Rhodopseudomonas sphe'roz'des bacteria were placed in the biochemical cell and light was transmitted to the biochemical cell from an electric light bulb for a period of 28 days. The temperature of the biochemical cell was maintained between 28 and 35 C. The anode and cathode were connected in a circuit with various resistances as illustrated below in the table. Upon measuring the current and voltage produced by the inventive fuel cell with a conventional microammeter and voltmeter, the following results illustrated in the table were obtained.

TABLE Test Period Resistance Current, Voltage, .Power,

R (ohms) microamps millivolts microwatts After 16 days 100 72 7. 2 0.55

1, 000 52 52 2. 7 2, 500 38 95 3. 6 5, 000 28 140 3. 9 10, 000 19. 2 192 3. 7 25, 000 11 275 3 50, 000 6. 5 325 2. 1 100,000 3. 5 350 1. 2 After 23 days 1,000 54 54 2. 92

As will be evident to those skilled in the art, various within said anode zone is maintained in the range of 25 to 35 C.

3. The method of claim 2 wherein said protein extract medium is a yeast extract medium.

4. The method of claim 3 wherein said bacteria is Rh odopseudomonas spheroides.

in view of the foregoing disclosure and the appended claims.

I claim: v 1. A method of generating an electric current which 5. The method of claim 4 wherein said electrodes are platinum, said electrolyte is as solution of sodium chloride and said permeable membrane is a cation permeable membrane.

6. A sealed, self-containing fuel cell comprising a container having a first compartment and a second compartment, said first and second compartments separated by a material selected from the group consisting of anion and cation permeable membranes, said first compartment containing an electrode and an electrolyte, said electrode at least partially immersed in said electrolyte, said second compartment containing an oxygen-free protein extract medium, a second electrode and bacteria selected from the group consisting of Rhodopseudomonas spheroides, Rhodopseudomonas gelatinosa, Rhodopseudomanas capsulata, Rhodopseudomonas palustris, and Rhodospi rillum rubrum, said bacteria dispersed within said oxygemfree protein extract medium, and said second electrode at least partially immersed therein, means for transmitting visible light to said second compartment and current means connected between said electrode and said second electrode to pass generated current therebetween.

7. The fuel cell of claim 6 to include means for main-.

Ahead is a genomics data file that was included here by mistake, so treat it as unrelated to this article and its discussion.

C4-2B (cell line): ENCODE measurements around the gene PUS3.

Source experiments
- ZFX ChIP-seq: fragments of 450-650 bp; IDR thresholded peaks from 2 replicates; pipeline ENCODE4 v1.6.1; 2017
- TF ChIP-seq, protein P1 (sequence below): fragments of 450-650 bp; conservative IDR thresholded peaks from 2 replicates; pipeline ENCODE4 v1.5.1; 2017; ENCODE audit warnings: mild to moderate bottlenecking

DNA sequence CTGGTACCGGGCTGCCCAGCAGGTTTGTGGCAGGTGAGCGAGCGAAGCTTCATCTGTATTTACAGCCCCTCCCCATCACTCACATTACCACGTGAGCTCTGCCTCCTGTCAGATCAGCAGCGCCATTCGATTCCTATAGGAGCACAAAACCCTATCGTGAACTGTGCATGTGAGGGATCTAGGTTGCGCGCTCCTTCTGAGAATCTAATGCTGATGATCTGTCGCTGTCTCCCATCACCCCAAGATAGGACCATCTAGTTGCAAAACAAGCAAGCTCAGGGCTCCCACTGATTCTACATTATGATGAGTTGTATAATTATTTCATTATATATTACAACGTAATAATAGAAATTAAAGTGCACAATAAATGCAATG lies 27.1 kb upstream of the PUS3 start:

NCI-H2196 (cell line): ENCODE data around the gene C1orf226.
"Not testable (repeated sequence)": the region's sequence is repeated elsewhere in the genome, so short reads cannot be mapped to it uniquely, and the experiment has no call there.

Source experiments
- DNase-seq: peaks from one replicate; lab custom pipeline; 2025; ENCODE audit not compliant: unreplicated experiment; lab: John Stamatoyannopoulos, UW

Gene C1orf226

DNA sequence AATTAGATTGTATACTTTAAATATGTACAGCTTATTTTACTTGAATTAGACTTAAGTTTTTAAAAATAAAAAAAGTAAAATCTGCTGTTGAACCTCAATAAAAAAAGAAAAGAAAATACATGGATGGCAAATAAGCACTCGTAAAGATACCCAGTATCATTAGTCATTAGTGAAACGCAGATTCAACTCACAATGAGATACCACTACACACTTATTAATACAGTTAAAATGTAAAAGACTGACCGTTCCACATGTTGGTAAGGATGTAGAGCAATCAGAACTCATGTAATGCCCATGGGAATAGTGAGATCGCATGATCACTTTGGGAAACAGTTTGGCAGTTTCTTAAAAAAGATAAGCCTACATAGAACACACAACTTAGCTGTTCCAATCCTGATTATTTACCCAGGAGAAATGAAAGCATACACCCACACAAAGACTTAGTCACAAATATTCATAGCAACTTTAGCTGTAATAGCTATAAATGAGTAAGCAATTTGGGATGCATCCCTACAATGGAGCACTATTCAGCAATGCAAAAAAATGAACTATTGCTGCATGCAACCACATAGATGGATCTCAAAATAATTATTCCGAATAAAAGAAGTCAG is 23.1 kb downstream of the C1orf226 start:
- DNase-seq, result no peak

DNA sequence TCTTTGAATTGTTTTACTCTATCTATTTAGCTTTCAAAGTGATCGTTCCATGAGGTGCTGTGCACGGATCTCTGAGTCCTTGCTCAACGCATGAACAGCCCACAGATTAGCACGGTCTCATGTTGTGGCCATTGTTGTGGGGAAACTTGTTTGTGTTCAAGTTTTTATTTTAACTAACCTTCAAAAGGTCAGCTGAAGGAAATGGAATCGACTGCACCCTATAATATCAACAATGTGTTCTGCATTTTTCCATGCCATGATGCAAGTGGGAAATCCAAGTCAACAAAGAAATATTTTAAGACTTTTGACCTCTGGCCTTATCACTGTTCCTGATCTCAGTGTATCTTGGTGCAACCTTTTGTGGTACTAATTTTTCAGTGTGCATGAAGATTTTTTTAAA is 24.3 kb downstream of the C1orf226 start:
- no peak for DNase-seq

taining the temperature in said second compartment in the range of 28 to 35 C. V

8. The fuel cell of claim 7 wherein said protein extract medium is a yeast extract medium.

9. The fuel cell of claim 8 wherein said bacteria is Rhadopseudomvnas spheroides.

10. The fuel cell of claim 9 wherein said electrodes are platinum, said electrolyte is a solution 'of sodium chloride, and said permeable membrane is a cation permeable membrane.

11. The sealed, self-contained fuel cell of claim 9 wherein said first and second compartments have openings for introducing fluid therein and exhausting fluid therefrom, said openings having sealing plug means operatively positioned therein.

12. A sealed, self-containing fuel cell comprising a container having a first compartment and a Second compartment, said second compartment enclosed by a transparent wall section capable of transmitting visible light, said first and second compartments separated by a material selected from a group consisting of anion and cation permeable membranes, said first compartment containing an electrode and an electrolyte, said electrode at least partially immersed in said electrolyte, said second compartment containing an oxygen-free protein extract medium, a second electrode and a bacteria selected from the group consisting of Rhodopseudomonas spheroides, Rhadopseudomonas gelatinosa, Rh'odopseudomonas capsulata, Rhodopseua'omonas palustris, and Rhodospirillum rubrum', said bacteria being dispersed within said oxygen-free extract medium, and said second electrode at least partially immersed therein, and a circuit means connected between said anode and cathode to 13. The fuel cell of claim 12 to include means for maintaining the temperature in the second compartment in the range of 28 to 35 C.